Hosted by ECN's Editorial Director, Alix Paultre, the Tinker's Toolbox is the Advantage Design Group's web-based interview show where we talk about the latest technology, components, and design issues for the electronic design engineering community.
In this episode, we talk with Philip Pratt of Texas Instruments about their latest 4-channel, 16-bit DAC (digital-to-analog converter). Presented as the industry’s most power-efficient, at 1.25 GSPS, the DAC3484 is 25 percent faster than the next-fastest quad DAC while consuming as little as 250 mW per channel.
Here is another link to the podcast: TI Interview DAC
Here is a link to the product presentation slide stack: TI Presentation
Here is the press release:
Texas Instruments Incorporated (TI) (NYSE: TXN) today introduced the industry’s most power-efficient 4-channel, 16-bit DAC (digital-to-analog converter). At 1.25 GSPS, the DAC3484 is 25 percent faster than the next fastest quad DAC while consuming as little as 250 mW per channel – 65 percent less than the closest competitor. The DAC3484 is also 40 percent smaller than alternative quad DAC solutions while enabling wideband power amplifier linearization of up to 250 MHz. The wider input bus DAC34H84 or the 2-channel DAC3482 are available to support a linearization bandwidth up to 500 MHz. For more information and to order samples, visit www.ti.com/dac3484-pr.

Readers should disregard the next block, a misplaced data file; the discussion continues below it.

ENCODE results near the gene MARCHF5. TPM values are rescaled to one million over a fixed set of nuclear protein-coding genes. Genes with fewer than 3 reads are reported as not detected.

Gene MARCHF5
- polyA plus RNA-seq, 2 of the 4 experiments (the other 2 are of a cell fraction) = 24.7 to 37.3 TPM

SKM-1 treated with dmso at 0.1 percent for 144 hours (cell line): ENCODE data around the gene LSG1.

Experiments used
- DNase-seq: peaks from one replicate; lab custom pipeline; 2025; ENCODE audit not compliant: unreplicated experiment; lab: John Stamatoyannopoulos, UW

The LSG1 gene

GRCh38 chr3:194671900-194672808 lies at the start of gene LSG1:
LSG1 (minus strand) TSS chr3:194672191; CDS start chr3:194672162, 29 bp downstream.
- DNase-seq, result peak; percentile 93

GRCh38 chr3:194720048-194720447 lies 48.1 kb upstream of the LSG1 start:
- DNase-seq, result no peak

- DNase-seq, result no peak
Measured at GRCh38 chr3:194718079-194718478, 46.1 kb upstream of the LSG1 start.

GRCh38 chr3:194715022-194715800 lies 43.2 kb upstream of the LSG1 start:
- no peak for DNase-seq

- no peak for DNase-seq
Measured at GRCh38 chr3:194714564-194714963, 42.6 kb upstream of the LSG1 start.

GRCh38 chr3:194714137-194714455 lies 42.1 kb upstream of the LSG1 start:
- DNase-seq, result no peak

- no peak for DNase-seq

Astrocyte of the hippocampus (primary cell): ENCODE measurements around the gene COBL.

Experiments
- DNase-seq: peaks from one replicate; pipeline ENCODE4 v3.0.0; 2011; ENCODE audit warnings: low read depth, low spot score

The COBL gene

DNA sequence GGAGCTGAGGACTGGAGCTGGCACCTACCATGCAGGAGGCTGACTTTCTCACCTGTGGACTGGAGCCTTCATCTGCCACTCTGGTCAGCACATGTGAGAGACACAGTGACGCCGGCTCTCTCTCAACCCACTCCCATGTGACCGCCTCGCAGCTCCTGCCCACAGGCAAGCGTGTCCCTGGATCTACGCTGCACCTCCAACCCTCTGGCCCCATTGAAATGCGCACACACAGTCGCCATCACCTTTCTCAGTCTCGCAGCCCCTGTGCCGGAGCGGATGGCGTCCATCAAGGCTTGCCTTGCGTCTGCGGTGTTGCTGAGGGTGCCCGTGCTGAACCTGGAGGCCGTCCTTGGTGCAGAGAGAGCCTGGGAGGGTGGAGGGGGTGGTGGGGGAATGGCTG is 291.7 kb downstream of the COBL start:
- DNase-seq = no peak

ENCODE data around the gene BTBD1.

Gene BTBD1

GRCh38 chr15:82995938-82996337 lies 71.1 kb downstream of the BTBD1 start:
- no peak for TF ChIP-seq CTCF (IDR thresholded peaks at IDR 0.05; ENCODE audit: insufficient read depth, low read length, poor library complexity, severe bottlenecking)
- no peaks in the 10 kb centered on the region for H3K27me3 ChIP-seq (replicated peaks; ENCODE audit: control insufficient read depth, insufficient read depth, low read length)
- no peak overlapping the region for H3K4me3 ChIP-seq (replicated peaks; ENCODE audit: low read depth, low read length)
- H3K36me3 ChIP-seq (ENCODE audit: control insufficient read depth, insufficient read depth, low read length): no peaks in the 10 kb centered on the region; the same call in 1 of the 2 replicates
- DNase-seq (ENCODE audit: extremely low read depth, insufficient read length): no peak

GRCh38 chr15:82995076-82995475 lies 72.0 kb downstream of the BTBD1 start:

“Wireless base station manufacturers are challenged to deliver systems that push the limits of bandwidth and performance while keeping power consumption in check,” said Steve Anderson, senior vice president of TI’s High Performance Analog business. “The DAC3484 and its two related DACs can help customers designing 3G, LTE and WiMAX base stations, wideband repeaters and software defined radios optimize their systems for energy efficiency in a smaller footprint.”
Key features and benefits
- 16-bit interleaved 1.25-GSPS input halves the I/O count, reducing FPGA costs and simplifying board routing.
- 9-mm x 9-mm Multi-row QFN package enables higher-density main and diversity transmitters.
- Low-jitter 2x to 32x phase locked loop eliminates the need for an external, low-jitter clock multiplier to match the interpolated rate.
- 2x to 16x interpolation and two independent 32-bit NCOs (numerically controlled oscillators) lower the interface rate and cost of FPGAs, while providing flexibility in frequency planning.
- Offset, gain, group delay and phase control for system calibration significantly improve sideband suppression for wideband signals when interfacing with IQ modulators, such as the TRF372017, in direct up-conversion radios.